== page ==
Nearly 300 African American women from 21 states gathered for this falls second annual "Sisters Who Care" conference at LifeWays Ridgecrest Conference Center in North Carolinas Blue Ridge Mountains. The women, celebrating their "sisterhood" both in Christ and in their ethnic heritage, arrived from states as distant as Alaska for three days of fellowship, laughter, study, worship, prayer and inspirational music
"Sisters Who Care: Women on Mission," was the brainchild of Debra Berry, a national ministry consultant for the Womans Missionary Union (WMU) who was perplexed at the limited involvement of blacks in WMUs Women on Mission programs. According to the Baptist Press, Berry coined the phrase four years ago, hoping to make a culturally relevant connection with fellow African American women.
Historical research showed Berry that many black Baptist churches have the word "missionary" in their names because they were in the forefront of post-Civil War missions until the 1930s.
What brought blacks back from the mission field and shifted their attention inward to the local church was a simultaneous loss of backing from predominantly white supporting agencies and the colonial governments of Africa.
During the Sept. 24-26 conference, attendees learned of the forgotten missionary tradition that is theirs to reclaim. Chiffon Chambers, who worked in Africa for three years as a videographer for the International Mission Board (IMB), informed the vocally responsive crowd they are suffering from a mistakenly whitewashed impression.
The very first American missionary, she pointed out, was a black man in 1782.
"My point is that Satan is trying to convince us it is a white mans ministry, and we buy into that," Chambers said.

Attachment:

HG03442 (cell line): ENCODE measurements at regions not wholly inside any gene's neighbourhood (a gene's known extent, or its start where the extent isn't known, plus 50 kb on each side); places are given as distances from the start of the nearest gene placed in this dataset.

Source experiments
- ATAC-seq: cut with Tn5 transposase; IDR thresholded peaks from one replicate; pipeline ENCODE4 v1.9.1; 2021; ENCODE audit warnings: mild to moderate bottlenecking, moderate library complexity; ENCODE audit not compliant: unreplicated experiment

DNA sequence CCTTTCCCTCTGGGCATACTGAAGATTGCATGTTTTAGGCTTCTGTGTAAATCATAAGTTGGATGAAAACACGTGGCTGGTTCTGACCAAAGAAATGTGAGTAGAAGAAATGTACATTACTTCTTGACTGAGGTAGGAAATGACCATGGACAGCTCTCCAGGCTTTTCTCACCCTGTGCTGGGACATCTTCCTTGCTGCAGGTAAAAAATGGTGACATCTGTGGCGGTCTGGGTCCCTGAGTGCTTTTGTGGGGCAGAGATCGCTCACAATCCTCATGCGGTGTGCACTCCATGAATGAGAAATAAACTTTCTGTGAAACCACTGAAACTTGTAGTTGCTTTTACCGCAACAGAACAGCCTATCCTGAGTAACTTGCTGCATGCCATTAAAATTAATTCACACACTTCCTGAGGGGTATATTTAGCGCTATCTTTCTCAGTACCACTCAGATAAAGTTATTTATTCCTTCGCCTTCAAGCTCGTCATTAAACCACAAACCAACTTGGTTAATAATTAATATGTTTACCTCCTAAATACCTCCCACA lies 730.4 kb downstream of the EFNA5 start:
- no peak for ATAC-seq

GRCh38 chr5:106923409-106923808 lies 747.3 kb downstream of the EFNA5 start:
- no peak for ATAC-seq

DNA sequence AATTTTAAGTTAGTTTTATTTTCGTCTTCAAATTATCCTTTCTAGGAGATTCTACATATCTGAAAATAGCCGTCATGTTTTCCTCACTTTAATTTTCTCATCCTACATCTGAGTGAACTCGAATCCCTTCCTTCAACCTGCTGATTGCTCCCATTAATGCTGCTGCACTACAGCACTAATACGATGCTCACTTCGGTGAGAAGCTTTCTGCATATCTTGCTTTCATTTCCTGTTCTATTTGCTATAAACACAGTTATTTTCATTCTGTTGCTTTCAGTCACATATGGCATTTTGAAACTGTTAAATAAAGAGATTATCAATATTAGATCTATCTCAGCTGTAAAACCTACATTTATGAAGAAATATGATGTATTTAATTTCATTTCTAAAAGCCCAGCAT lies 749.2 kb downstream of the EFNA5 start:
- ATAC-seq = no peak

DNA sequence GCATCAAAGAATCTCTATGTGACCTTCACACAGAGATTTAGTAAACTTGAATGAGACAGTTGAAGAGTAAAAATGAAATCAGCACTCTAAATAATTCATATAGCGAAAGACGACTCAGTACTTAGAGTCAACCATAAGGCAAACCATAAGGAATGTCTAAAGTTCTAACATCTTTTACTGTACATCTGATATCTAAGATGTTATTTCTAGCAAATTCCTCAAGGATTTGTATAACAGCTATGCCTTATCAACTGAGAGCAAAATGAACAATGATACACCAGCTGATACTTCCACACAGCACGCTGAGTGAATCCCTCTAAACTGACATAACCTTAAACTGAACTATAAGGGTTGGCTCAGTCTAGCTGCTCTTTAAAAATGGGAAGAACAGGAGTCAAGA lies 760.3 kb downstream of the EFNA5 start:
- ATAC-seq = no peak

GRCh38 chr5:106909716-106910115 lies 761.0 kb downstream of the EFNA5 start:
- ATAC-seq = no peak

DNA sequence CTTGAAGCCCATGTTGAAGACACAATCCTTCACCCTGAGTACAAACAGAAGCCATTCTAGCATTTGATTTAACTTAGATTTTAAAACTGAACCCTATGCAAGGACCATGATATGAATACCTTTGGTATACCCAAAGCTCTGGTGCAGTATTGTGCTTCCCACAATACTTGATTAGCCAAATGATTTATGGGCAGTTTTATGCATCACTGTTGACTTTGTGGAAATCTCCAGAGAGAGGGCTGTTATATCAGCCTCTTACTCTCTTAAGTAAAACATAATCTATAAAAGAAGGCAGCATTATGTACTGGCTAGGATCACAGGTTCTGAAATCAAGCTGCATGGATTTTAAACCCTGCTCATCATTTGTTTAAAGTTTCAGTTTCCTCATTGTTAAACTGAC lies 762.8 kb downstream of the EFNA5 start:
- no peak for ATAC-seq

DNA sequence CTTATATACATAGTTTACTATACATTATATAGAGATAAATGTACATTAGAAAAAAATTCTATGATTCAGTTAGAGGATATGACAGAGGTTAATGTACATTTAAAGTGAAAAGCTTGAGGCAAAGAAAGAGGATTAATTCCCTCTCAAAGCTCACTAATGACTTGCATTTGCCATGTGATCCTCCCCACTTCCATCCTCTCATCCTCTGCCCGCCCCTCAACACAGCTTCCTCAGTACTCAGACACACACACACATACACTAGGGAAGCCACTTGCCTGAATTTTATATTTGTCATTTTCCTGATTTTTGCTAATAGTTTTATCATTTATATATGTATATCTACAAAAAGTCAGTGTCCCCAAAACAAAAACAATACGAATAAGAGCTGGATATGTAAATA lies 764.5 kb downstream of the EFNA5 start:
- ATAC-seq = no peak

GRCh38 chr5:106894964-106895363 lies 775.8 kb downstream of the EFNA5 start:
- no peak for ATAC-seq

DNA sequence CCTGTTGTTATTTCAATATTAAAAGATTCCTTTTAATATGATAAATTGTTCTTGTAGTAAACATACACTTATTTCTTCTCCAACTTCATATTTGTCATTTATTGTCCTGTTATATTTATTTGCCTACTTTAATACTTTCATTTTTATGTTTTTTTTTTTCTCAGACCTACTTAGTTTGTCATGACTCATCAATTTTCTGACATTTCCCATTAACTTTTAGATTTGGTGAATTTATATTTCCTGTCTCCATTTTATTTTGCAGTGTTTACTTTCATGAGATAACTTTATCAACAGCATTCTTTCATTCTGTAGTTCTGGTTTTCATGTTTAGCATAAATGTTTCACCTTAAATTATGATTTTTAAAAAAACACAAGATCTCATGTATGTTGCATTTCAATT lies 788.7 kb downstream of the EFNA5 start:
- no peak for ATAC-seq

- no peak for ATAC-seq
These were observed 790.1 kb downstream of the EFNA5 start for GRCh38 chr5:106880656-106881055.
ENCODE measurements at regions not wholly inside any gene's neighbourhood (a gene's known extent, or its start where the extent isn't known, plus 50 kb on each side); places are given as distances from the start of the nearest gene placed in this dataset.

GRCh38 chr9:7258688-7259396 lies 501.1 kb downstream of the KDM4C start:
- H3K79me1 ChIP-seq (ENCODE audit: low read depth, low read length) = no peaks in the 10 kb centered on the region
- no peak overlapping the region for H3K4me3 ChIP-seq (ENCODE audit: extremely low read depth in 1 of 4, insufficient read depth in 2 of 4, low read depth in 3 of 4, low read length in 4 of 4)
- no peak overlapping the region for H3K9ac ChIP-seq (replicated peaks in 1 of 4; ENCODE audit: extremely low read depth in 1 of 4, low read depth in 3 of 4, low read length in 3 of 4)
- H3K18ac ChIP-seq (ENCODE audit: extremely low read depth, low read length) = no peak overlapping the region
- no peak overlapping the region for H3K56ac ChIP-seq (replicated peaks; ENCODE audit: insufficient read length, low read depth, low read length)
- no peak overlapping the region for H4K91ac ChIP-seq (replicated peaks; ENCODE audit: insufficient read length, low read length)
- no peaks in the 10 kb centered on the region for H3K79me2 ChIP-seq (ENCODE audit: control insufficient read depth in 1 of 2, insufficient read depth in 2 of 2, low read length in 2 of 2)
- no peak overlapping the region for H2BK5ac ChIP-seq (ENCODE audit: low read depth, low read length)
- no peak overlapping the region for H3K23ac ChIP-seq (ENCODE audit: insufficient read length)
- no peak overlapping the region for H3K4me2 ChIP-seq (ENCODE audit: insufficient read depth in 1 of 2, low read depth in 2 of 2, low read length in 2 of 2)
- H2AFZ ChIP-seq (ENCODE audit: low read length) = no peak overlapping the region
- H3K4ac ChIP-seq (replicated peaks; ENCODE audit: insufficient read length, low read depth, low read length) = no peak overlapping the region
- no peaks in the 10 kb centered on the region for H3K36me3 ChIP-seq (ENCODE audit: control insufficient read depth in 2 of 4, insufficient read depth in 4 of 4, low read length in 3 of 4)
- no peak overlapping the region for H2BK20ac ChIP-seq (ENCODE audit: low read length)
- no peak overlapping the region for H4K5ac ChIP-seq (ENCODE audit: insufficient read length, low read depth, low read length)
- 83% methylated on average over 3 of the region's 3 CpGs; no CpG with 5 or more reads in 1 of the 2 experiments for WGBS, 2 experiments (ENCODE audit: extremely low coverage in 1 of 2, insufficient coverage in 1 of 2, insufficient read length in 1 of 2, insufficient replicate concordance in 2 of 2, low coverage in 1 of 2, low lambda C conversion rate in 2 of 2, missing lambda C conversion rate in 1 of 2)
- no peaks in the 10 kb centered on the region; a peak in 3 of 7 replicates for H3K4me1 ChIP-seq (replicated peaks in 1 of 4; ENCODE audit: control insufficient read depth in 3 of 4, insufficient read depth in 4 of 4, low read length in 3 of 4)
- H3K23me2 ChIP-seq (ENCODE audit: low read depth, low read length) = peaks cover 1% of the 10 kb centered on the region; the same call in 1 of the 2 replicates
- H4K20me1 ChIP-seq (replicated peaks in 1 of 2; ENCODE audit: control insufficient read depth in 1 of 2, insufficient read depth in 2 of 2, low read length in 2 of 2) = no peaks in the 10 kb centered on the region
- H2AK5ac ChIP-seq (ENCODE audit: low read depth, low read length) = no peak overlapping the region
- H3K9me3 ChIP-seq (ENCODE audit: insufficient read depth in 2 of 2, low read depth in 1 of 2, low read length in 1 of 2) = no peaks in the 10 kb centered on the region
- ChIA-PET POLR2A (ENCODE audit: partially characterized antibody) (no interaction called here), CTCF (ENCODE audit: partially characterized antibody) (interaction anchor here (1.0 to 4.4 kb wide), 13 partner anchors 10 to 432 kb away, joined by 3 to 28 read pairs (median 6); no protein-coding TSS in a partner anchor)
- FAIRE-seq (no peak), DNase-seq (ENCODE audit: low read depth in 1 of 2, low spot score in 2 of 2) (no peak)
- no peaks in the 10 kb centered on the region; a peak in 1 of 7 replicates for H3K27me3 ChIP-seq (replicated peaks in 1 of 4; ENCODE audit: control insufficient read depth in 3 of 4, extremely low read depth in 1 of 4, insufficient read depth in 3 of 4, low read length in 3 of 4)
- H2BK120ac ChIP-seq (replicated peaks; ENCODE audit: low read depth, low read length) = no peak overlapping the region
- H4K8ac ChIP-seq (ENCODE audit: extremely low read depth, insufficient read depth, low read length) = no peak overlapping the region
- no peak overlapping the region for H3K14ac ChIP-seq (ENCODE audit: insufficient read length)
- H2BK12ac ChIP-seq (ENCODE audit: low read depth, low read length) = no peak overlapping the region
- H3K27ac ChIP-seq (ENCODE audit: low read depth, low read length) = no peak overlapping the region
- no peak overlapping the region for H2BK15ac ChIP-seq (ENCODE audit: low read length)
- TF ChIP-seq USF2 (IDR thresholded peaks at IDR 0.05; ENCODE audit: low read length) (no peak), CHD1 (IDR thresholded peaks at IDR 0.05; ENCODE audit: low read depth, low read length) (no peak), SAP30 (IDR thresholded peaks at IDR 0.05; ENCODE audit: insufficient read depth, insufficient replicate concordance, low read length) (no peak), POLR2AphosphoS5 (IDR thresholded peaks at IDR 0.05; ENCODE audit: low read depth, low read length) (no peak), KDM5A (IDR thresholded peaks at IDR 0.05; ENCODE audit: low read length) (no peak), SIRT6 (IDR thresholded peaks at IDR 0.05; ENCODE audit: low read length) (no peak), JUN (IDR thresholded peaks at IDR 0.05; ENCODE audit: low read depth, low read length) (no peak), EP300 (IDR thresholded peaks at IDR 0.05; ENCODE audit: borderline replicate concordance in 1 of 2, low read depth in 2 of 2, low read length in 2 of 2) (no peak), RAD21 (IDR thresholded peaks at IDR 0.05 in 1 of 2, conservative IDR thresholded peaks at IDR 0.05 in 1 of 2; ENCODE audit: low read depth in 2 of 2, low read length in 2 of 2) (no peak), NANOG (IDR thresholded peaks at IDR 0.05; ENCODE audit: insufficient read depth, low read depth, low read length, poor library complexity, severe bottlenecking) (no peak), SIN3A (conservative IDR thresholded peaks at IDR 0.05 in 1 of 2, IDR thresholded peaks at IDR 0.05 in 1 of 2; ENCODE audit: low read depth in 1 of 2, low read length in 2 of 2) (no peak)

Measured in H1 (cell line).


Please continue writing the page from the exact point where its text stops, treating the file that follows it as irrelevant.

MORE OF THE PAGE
The Great Commission is a call to all people, not just those of European descent, she contended to roaring applause.
"There is a long list of African Americansfreed slaves, as if they didnt have enough on their platewho still felt the need to tell others," Chambers said.
The "Sisters Who Care" conference also paid tribute to historical black role models of bygone eras such as Nannie Helen Burroughs who organized her fellow black women into missions at the turn of the 20th century.
While WMU continues to seek to have all women radically involved in the mission of God, "Sisters Who Care" seeks to encourage African American women to join their other SBC sisters in fulfilling the Great Commission.
In October 1999, WMU launched the Women on Mission "Sisters Who Care" promotion campaign to encourage the development and strengthening of mission organizations, ministries, and activities in the African American church.
According to Sisters Who Care, there are currently over 3,000 African American churches in the Southern Baptist Convention (SBC). Their annual growth rate of 13 percent exceeds all other groups in the SBC.